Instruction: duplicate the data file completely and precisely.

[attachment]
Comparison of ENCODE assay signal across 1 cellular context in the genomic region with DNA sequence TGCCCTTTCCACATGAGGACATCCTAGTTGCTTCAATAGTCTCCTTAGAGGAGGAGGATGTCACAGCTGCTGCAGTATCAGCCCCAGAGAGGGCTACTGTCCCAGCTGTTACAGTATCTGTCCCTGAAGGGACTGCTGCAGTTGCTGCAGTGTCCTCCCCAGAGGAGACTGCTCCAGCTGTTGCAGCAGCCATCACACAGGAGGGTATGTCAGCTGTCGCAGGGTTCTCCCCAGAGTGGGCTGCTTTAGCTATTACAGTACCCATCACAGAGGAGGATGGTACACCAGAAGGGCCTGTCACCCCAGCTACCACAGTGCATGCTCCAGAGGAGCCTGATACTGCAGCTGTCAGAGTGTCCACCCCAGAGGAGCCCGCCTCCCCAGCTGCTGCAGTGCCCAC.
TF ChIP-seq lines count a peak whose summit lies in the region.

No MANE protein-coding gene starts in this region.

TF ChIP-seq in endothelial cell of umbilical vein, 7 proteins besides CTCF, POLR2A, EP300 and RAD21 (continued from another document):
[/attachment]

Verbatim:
Comparison of ENCODE assay signal across 1 cellular context in the genomic region with DNA sequence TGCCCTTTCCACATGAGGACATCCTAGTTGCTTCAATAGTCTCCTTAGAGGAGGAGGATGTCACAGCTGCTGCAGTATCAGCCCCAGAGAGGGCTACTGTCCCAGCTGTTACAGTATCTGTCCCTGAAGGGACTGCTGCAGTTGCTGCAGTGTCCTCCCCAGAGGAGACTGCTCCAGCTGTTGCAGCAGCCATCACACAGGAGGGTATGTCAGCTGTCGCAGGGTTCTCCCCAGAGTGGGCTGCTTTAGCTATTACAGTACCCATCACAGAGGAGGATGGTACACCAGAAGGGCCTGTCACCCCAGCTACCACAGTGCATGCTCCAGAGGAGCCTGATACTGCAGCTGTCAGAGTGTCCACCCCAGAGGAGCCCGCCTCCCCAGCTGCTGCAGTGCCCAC.
TF ChIP-seq lines count a peak whose summit lies in the region.

No MANE protein-coding gene starts in this region.

TF ChIP-seq in endothelial cell of umbilical vein, 7 proteins besides CTCF, POLR2A, EP300 and RAD21 (continued from another document):